• A design guide to understand the strategy behind the designs.

Website Design Ideas

Now that you’ve seen a number of beautifully designed and award-winning platforms, keep these potential ideas in mind as you create your own.

Here are a few suggestions I have to help you create a site that could appear on our best website design inspiration list.

  • Consider ways that you can make your website interactive, like the 1917 example.
  • Make a website that emphasizes the mobile experience, even while it still has a good UX on desktops.
  • Create a website that tells a story about your brand with photos, text, or video.
  • If you can’t create a heavily interactive site, consider drawing in eyes with a site that presents a slideshow of your photos.
  • Ensure your CTAs are easy to see and encourage visitors to continue exploring your site.
  • Keep navigation clean. Ensure your visitors always know how to get back to the homepage.
  • Integrate your social media sites via social embed buttons, so site visitors can easily follow you on your various social channels.
  • Keep each of your web pages consistent in design — including font, colors, images, and messaging.
  • Test your website’s usability with a heat map, which will show you which web pages your visitors are most likely to bounce.
  • Include a live chat or chatbot to give visitors the option to engage with you directly on your website if they prefer live chat to phone calls. Live chat can automate functions for your sales and service reps and create a better communication experience for the customer.
  • Get an SSL certificate to ensure your website is secure. SSL is part of Google’s search ranking algorithm, so an SSL certificate can help you rank higher in search.

Modern Website Design Tips

Modern times call for modern websites.

I’ve recently listened to a great episode of The Futur podcast with Vitaly Friedman, who shared his blueprint for modern website design.

Here are some of his best tips:

  • Skip the guesswork. Conduct testing to validate your design decisions. Create tasks that mirror real-life situations and recruit a diverse group of at least 15 participants to give feedback.
  • Keep your design clear for everyone. Be mindful that what seems obvious to one person might not be so clear to another. Make it all look clear, fresh, and easy to understand.
  • Make sure everyone has a good experience. Pay attention to accessibility features for screen reader users and people with disabilities. Focus on color contrast, typography, font sizes, and tab target sizes.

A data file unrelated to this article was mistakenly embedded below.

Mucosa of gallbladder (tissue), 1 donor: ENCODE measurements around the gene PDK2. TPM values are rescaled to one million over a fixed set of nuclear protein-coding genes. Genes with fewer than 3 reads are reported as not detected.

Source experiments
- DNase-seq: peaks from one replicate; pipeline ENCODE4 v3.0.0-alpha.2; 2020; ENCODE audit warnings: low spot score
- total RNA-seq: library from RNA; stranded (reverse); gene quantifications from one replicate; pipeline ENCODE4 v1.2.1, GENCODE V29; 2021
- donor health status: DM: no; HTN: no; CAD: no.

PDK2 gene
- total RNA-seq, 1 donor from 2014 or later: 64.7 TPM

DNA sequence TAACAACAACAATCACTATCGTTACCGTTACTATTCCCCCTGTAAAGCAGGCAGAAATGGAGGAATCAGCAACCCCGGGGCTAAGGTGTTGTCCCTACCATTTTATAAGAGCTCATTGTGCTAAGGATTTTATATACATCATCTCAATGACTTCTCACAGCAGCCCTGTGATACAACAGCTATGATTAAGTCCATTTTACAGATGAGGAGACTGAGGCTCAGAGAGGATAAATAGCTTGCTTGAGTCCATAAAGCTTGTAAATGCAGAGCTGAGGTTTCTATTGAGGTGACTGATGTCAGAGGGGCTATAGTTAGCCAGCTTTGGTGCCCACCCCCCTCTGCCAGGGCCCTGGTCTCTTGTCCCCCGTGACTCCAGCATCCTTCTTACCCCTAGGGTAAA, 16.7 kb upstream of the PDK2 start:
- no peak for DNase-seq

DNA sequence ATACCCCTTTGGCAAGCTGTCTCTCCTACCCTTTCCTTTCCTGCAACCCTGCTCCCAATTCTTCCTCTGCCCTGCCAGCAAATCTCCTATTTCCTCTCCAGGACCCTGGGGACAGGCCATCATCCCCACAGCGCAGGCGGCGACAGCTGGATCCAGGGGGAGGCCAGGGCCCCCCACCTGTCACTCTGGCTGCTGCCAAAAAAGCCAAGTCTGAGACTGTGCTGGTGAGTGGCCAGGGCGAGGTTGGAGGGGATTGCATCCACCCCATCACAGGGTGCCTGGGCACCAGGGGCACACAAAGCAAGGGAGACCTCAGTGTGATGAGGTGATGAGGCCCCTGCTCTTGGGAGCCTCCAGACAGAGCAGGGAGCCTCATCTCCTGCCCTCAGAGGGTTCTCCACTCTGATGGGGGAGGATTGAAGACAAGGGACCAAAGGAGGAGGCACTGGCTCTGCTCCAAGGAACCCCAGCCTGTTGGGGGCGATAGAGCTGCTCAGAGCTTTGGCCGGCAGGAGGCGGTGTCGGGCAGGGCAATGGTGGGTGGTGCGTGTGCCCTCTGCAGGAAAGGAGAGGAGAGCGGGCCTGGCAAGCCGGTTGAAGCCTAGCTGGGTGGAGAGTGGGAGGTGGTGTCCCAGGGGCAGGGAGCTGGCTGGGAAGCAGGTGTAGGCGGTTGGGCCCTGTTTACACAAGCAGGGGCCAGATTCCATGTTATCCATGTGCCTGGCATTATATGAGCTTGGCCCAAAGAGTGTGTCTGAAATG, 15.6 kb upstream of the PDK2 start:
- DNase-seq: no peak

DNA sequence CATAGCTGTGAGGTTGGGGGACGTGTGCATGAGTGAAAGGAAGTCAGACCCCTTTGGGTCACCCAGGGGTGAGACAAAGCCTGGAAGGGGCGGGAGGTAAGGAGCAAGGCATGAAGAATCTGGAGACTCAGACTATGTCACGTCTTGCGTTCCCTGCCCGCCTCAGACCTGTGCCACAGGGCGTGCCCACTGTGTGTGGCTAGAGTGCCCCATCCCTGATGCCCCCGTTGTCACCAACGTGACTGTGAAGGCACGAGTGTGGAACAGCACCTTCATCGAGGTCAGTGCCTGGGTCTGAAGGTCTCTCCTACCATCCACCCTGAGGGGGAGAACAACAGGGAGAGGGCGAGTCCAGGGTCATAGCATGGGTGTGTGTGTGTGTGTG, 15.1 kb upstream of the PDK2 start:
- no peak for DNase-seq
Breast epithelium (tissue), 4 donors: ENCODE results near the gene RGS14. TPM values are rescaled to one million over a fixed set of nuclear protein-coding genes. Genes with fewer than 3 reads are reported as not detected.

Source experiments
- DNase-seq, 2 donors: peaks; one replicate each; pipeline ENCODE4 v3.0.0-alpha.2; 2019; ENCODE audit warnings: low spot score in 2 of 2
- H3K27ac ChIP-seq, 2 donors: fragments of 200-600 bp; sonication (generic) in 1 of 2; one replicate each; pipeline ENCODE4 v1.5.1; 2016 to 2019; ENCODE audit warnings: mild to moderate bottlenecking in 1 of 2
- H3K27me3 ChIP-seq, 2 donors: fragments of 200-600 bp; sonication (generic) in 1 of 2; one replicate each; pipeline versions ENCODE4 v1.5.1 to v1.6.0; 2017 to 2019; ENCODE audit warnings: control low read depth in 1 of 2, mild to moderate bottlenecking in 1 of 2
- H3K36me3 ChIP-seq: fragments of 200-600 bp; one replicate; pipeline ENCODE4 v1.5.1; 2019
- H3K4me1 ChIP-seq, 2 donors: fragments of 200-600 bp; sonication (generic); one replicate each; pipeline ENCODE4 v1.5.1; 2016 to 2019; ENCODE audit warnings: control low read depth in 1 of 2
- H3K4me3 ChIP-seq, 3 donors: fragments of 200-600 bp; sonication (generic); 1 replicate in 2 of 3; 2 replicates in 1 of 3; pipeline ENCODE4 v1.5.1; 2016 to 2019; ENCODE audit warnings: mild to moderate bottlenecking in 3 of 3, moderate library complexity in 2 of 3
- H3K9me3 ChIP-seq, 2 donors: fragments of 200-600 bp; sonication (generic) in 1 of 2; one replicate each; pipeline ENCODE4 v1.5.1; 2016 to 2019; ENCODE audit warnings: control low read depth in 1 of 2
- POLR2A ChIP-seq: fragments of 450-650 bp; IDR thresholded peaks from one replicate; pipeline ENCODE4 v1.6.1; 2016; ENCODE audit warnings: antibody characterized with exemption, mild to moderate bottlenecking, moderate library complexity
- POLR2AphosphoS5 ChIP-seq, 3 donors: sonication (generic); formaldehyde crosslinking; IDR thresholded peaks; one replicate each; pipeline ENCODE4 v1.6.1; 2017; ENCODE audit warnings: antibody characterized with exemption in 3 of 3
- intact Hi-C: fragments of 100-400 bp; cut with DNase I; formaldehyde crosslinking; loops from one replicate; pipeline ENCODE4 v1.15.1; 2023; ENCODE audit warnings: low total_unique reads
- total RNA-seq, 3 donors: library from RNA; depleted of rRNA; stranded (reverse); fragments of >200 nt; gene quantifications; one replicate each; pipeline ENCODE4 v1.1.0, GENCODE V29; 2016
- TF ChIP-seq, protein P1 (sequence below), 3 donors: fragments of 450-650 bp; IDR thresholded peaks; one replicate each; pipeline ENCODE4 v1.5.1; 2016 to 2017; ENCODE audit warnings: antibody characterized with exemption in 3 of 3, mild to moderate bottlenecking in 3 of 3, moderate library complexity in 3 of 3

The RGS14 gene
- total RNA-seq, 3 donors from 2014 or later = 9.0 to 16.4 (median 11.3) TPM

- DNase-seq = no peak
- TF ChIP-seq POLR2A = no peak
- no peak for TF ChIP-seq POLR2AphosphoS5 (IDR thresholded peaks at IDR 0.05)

• Feel the vibes. Understand users’ emotional responses and brand perception through qualitative methods like descriptive feedback.
  • Embrace the quirks. Imperfections and human mistakes make the design interesting. Or, as Vitaly Friedman says, “Sometimes I can smell your GPT text. I want to see TYPOS.”
  • Change is good. Be open to trying new things, making improvements, and bringing innovations.
  • Stir up some emotions. Aim to surprise, delight, or even challenge your users to create memorable experiences.
  • Add a sprinkle of humor. Injecting some fun into unexpected places like terms and conditions can make users feel right at home.

Watch the whole episode here:

[Video: Blueprint For Modern Web Design: Deep Dive w/ Vitaly Friedman]

Let me now show you a case study of the updated website, which implemented some of these tips.

Case study: Enhancing UX Design for Blenz Website

Forge & Smith revamped Blenz, a Canadian coffee chain website for better UX and engagement — the results were stunning.

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These were the objectives:

  • Make the site look better and easier to use.
  • Get more people to become customers through the app.
  • Improve the menu with new drinks and seasonal offers.
  • Help franchisees with a login for files, updates, and forms.
  • Get more people to find the site through search engines.
  • Use WordPress for an easy-to-manage, mobile-friendly website.

And, these were the results:

  • 22% increase in engaged sessions.
  • 103% increase in page views.

What I like about this design:

The pastel colors and playful illustrations match the Blenz ambiance.

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Some images have a neat little motion that makes me feel the aroma of freshly brewed coffee through the screen.

I also love the easy navigation with good button placement.

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Moreover, I didn’t know that the app was available, but I quickly found it thanks to its great position on the site. There’s also a download option and a clear CTA.

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The “+” icons in the bar are super handy, too. They show which categories have more content below and which will take you to another site directly.

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Build a Beautiful Website for Your Business

Now that you’ve perused our best website design inspiration, it’s time to get started creating your own site. You’d be surprised how easy designing a site is once you have a look and feel in mind.

Once you’re ready to start coding or dragging and dropping, you’ll have a beautiful website that your visitors will enjoy.

Editor’s note: This post was originally published in January 2021 and has been updated for comprehensiveness.

examples of brilliant homepage, blog, and landing page design

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3 April 2024